Norbert Elias’s “Essay on Laughter”—published for the first time in this issue—takes up the scene of judgment comedy always calls into being about what it means to be out of control, more body than mind, more awkward than graceful, more ridiculous than sublime, and in a way that confuses desire and aggression. These concerns appear throughout Comedy, an Issue, which takes up the question of genre not just as an aesthetic topic but also as a scene of affective mediation and expectation. This set of collapses, clashes, and boundary disputes is exactly what enables us to have such spirited debates about comedy and in a way we don’t feel as compelled to do for other genres.
But how do we stack up these observations about comedy’s transformation from interruption into expectation, its infiltration of other genres, and the “commedification” of modern social life, against another claim that seems equally true, which is that humorlessness is on the rise? If the comedic is pervasive even in traditionally serious occupations like politics and law (see Peter Goodrich in this issue on the repeated assertion and disavowal of wit in legal judgment), why is comedy still always getting itself and its practitioners into trouble?
“Only comedy can still get to us,” said postwar dramatist Friedrich Dürrenmatt (“Uns kommt nur noch die Komodie bei”); events like the Charlie Hebdo massacre prove him still right (but then who was the us there and what social fractures were revealed?).20 So many recent events testify to an intensification of humorlessness that seems to run counter to, but may be actually compatible with, the becoming permanent of comedy.21 As Lauren Berlant’s essay brings out in particular, humorlessness and humor are as inextricably linked as, well, inextricably and linked. The mirthless are an especial object of ridicule, even intolerable—but as such, essential for comedy to happen—and perhaps because, as Friedrich Nietzsche suggests, mirthlessness threatens to consume the world. “A single joyless person is enough to create constant discouragement and cloudy skies for an entire household…. Happiness is not nearly so contagious a disease. Why?”22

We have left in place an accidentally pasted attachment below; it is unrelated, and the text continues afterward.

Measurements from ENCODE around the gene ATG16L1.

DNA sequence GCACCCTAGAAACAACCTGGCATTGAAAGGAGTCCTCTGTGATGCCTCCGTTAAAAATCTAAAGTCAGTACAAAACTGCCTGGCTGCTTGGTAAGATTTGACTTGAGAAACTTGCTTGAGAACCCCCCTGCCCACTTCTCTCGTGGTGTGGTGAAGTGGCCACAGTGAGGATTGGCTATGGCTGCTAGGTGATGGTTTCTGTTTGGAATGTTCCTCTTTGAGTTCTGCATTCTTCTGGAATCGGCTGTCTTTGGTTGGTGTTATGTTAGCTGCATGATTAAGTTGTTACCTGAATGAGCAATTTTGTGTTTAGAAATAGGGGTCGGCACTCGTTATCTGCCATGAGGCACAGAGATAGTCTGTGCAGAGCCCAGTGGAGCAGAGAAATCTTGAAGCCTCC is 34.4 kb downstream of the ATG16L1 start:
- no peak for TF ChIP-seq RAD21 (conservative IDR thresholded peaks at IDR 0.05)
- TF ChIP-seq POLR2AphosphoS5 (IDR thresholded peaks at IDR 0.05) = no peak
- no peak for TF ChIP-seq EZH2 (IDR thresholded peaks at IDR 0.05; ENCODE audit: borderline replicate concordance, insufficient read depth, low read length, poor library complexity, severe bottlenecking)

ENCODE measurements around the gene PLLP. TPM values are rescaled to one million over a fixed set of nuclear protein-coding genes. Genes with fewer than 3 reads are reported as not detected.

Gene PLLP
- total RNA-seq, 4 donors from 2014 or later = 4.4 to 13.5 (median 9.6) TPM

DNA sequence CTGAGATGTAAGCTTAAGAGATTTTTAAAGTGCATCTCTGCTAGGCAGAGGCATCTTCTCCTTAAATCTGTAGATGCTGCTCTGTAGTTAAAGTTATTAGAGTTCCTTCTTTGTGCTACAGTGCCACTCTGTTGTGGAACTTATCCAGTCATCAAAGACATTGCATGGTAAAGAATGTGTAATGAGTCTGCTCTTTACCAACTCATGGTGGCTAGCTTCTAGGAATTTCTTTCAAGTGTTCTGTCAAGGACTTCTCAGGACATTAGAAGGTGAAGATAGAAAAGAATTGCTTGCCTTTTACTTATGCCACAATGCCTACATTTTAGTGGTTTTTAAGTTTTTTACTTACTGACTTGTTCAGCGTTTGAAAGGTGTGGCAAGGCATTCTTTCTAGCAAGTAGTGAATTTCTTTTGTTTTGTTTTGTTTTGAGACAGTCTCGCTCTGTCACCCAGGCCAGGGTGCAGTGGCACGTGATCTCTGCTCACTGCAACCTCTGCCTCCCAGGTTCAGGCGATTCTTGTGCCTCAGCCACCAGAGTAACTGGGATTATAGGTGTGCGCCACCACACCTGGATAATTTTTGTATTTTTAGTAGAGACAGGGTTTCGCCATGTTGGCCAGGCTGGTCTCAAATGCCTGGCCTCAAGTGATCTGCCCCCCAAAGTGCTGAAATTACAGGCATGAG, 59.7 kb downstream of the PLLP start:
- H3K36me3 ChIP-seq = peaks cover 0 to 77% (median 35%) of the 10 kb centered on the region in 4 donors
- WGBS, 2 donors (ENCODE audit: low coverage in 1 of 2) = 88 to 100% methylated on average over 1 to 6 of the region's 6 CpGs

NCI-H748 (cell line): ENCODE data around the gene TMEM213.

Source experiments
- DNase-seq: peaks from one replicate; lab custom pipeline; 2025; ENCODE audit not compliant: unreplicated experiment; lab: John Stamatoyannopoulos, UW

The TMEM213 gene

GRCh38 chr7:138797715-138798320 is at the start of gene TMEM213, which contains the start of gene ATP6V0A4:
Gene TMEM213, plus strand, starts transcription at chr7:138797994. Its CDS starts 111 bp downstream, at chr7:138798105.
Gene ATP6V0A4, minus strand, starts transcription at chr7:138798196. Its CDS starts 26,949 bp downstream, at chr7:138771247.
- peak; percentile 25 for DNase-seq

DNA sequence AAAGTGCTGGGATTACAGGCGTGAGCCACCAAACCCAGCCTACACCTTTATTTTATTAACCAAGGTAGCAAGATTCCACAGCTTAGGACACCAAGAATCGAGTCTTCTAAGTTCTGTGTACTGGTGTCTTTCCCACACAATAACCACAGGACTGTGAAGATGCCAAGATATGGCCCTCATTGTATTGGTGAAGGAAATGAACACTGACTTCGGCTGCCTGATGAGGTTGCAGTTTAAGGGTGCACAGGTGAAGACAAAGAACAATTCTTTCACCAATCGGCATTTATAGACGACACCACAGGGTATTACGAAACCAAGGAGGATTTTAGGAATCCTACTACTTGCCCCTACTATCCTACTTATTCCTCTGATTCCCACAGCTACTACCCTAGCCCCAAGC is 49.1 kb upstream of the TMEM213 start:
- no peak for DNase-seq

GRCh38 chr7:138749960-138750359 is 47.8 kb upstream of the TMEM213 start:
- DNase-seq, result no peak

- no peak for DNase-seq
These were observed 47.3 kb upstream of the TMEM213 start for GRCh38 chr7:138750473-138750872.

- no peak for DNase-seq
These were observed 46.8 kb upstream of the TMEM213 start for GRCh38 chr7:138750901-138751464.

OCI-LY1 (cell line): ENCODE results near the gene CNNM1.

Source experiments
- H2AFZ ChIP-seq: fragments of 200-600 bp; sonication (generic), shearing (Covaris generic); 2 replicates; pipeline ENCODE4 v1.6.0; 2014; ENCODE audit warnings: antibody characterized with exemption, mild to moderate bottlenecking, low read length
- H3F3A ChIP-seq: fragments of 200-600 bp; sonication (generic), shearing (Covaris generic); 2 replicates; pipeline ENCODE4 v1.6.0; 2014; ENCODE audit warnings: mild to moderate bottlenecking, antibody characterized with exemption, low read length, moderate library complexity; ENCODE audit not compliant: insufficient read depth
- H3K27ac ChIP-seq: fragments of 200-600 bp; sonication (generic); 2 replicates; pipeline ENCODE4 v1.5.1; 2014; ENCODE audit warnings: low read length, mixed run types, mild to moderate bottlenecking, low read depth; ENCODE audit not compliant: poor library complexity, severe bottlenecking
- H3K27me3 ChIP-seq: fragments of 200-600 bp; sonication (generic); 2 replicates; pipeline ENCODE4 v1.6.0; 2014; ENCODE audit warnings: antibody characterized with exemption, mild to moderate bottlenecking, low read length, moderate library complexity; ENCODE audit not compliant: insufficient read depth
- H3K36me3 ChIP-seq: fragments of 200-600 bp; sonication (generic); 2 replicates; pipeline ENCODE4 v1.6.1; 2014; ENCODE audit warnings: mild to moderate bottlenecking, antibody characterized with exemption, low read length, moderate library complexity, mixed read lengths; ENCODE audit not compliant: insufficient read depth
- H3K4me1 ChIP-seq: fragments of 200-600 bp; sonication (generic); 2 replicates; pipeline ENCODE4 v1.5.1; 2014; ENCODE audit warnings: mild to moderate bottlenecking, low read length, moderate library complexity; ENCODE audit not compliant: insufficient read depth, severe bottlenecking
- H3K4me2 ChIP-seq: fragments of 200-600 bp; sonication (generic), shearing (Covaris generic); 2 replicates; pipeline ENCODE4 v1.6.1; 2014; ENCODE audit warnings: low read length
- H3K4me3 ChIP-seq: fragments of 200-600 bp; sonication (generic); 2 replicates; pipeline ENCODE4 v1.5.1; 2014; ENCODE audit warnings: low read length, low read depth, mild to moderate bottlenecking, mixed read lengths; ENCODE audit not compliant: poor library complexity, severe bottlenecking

Comedy’s frequent failure to induce the pleasure that magnetizes us to it not only incites the policing of intimate others but also reveals philosophical and personal uncertainty about the implications of aesthetic judgment. One response, seen in critical theories of comedy, is to maintain and amplify distinctions between true and false comedy. This protects the desire for aesthetic experience of any kind to be elevating, self-developing, or worthy of idealization. It also often involves the mistaking of an aesthetic judgment for an ontological judgment about the artwork. The critic attributes her or his response entirely to the object, excluding her or his own investments in judgment’s pleasures and elevations. The second response to comic failure involves bad feelings when comedy fails to be funny. This points not just to the conventional thud after a bad pun, which is its own genre of fun, but an aggrieved sense of having been denied laughter or having had one’s pleasures disrespected or devalued. This also explains some of the rage at feminism and other forms of subaltern political correctness that get into the wheelhouse of people’s pleasures and spontaneity.
The move to overwrite the distinction between funny and not funny as a distinction between true and false comedy is especially interesting in the work of Critchley and Zupančič. For in spite of the playful tone of their writing, here the true/false comedy distinction mirrors the genuine art/nonart distinction made in high seriousness by Adorno and Michael Fried, among others; what is clearly a distinction between art the critic admires and art he or she doesn’t gets rewritten as a distinction between what is and what simply isn’t art but rather entertainment or objecthood.23
For Critchley, inauthenticity is precisely what makes humor humor and what makes it aesthetically and philosophically attractive in the first place: “I would argue that humour recalls us to the modesty and limitedness of the human condition, a limitedness that calls not for tragic-heroic affirmation but comic acknowledgement, not Promethean authenticity but a laughable inauthenticity” (OH, p. 102). Still, for him, when comedy fails a moral test in the guise of an aesthetic failure (what he calls “reactionary” or derogatory humor) it is stripped of its status as comedy. It is said to not be “true” comedy (OH, p. 11).24 Similarly, for Zupančič the distinction between true and false comedy or, broadly, “subversive and conservative comedy” preserves a difference between comedy that undermines ego ideals and comedy that only purports to be anti-idealist by celebrating the embodied and particular, while actually preserving, in this very celebration, an “abstract idealism of the concrete and universal.”25 For the latter presumes a false separation of body and concepts when the truth is that they are contaminating each other all the time.
In both cases, Zupančič and Critchley assert that what they think of as bad or unfunny, reactionary or conservative humor is not really humor at all. Pointing this out does not mean we disagree with Zupančič or Critchley’s preferences, but rather that we think that is what they are. What interests us is thus not the move’s illogical conflation of taste with ontology as such but what might compel a philosopher of comedy, or anyone, to make it.